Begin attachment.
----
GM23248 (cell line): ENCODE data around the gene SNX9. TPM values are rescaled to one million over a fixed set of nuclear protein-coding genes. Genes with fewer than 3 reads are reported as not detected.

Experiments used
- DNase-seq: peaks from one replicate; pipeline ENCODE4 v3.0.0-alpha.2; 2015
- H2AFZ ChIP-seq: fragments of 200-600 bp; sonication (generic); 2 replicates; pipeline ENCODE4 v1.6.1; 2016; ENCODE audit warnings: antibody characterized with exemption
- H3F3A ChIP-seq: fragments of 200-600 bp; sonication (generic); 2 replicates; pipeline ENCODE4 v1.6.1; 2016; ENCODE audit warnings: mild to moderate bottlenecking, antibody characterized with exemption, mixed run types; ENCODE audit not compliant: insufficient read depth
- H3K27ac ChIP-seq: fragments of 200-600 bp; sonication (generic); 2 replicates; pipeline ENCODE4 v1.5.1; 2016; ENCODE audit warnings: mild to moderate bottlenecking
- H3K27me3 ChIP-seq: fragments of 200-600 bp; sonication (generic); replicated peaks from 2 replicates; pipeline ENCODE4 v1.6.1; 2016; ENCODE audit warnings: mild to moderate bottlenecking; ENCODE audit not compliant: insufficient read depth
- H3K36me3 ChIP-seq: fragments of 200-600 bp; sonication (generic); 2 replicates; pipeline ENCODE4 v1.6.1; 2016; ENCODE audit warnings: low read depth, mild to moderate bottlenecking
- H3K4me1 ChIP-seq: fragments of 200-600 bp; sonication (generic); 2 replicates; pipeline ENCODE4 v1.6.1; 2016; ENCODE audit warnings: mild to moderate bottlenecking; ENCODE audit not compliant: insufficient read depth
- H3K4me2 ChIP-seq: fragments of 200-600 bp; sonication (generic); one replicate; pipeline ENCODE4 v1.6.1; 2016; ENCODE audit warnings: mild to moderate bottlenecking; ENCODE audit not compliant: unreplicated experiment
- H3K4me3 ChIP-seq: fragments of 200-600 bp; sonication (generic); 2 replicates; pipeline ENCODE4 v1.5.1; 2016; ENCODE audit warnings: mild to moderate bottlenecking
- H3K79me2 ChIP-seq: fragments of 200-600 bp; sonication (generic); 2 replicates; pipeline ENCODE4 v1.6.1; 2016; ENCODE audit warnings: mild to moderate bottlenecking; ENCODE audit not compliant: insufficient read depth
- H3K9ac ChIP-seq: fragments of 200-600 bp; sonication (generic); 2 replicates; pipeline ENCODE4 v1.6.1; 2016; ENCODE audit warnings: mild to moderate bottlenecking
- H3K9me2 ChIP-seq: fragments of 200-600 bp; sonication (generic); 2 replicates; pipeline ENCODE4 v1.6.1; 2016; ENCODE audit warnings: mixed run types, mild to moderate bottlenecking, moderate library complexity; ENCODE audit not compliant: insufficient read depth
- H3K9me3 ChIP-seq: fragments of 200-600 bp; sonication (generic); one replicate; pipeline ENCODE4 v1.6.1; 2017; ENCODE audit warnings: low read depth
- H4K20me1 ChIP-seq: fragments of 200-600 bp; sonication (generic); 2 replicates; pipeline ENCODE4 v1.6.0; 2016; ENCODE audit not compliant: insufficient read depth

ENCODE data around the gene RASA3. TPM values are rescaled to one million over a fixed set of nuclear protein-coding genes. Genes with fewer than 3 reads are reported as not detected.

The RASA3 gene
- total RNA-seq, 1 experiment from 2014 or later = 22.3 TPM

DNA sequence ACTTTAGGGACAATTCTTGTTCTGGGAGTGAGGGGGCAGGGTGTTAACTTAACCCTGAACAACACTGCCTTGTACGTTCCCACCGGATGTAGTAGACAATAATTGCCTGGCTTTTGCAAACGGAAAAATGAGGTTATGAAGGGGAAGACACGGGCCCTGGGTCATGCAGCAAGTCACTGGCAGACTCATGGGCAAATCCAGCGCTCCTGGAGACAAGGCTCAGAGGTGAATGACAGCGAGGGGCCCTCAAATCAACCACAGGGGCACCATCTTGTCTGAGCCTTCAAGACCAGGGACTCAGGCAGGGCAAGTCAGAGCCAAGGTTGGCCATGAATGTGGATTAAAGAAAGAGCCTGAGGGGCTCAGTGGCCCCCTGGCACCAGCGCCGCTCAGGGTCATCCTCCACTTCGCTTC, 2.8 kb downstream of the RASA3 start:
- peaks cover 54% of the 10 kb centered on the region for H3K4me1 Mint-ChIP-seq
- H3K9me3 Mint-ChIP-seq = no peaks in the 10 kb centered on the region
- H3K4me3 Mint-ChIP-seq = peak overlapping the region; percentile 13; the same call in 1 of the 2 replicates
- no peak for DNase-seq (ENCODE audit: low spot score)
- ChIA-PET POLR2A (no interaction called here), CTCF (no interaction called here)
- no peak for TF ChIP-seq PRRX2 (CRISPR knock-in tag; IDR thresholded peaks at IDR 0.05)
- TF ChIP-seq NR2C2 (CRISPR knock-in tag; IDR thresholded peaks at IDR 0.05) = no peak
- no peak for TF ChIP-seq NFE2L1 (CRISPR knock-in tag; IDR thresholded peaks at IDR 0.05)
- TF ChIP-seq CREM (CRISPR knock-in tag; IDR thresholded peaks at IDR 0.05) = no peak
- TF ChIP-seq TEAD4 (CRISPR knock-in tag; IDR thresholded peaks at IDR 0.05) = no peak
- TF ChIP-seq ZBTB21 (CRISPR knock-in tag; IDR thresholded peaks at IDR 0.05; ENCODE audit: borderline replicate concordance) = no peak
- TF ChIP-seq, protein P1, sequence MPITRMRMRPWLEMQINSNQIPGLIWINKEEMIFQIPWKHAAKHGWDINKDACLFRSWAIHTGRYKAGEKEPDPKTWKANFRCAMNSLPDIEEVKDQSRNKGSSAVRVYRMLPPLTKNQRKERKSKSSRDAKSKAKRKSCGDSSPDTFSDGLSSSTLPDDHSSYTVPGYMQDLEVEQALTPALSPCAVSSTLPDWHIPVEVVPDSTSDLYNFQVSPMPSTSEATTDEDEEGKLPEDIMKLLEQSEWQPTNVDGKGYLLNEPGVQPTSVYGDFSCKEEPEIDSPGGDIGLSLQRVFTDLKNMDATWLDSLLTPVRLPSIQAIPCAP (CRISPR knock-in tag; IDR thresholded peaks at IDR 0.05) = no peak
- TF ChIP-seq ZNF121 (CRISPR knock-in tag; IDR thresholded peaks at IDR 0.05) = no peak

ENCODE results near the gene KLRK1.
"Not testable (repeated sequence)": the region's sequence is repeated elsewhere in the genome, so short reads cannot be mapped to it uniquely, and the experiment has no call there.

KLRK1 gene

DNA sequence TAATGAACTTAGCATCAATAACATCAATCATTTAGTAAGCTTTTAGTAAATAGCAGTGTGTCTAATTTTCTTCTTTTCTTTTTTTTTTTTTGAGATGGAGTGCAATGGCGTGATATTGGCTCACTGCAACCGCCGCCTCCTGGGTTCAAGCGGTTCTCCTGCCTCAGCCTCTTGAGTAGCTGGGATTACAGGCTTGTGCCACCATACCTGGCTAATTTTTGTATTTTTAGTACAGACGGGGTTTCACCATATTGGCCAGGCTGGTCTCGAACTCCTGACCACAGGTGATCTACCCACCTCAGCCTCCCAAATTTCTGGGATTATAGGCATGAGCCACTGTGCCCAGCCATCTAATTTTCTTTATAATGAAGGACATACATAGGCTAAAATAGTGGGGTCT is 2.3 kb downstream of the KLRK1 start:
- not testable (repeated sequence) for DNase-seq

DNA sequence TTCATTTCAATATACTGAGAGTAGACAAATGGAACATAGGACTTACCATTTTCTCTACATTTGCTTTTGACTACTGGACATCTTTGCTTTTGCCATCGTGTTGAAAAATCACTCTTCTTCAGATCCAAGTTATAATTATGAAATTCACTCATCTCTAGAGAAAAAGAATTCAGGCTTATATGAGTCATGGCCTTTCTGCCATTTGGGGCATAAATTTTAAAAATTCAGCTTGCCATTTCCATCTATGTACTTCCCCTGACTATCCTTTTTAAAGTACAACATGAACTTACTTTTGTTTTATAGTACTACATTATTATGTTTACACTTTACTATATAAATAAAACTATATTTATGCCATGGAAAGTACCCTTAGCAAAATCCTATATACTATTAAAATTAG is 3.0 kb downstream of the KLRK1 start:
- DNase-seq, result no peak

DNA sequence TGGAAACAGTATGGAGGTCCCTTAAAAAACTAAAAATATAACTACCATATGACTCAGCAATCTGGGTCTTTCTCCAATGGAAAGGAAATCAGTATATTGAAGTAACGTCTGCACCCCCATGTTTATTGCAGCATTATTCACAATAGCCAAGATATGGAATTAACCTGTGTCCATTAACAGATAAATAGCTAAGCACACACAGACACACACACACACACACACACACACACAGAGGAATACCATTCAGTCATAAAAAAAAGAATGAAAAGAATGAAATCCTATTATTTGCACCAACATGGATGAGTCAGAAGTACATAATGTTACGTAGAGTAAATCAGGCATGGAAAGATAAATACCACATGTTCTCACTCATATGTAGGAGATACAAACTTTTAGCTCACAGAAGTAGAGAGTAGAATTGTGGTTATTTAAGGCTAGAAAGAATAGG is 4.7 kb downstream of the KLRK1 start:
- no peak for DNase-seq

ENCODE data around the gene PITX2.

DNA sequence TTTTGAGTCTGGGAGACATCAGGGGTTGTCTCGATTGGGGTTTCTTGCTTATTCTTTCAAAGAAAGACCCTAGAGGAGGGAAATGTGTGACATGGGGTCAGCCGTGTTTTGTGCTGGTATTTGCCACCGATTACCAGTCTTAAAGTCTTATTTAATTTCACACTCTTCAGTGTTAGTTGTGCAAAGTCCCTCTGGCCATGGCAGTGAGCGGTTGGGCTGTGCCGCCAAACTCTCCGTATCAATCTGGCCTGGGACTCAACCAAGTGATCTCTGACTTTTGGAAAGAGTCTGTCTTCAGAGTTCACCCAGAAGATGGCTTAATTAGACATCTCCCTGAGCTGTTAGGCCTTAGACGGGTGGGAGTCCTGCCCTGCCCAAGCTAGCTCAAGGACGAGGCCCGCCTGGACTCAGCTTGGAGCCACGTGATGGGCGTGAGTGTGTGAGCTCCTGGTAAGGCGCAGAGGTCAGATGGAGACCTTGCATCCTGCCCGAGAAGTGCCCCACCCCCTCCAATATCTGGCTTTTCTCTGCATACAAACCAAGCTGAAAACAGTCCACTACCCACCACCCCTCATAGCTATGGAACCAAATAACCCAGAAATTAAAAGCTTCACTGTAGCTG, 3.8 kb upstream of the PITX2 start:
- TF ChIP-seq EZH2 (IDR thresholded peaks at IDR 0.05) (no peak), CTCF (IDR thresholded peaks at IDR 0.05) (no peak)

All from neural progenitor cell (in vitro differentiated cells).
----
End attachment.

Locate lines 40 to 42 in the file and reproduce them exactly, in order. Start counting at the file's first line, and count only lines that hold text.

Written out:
- DNase-seq, result no peak

DNA sequence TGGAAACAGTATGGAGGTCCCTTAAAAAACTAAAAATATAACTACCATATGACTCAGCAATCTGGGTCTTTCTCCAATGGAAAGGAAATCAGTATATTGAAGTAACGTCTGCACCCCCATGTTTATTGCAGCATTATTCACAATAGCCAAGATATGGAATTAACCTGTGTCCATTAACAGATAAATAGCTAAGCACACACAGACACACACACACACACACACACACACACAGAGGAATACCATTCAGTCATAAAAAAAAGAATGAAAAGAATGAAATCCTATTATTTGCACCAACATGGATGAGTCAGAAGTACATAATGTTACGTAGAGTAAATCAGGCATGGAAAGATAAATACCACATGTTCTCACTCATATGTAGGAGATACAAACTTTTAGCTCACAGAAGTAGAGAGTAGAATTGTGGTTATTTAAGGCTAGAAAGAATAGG is 4.7 kb downstream of the KLRK1 start:
- no peak for DNase-seq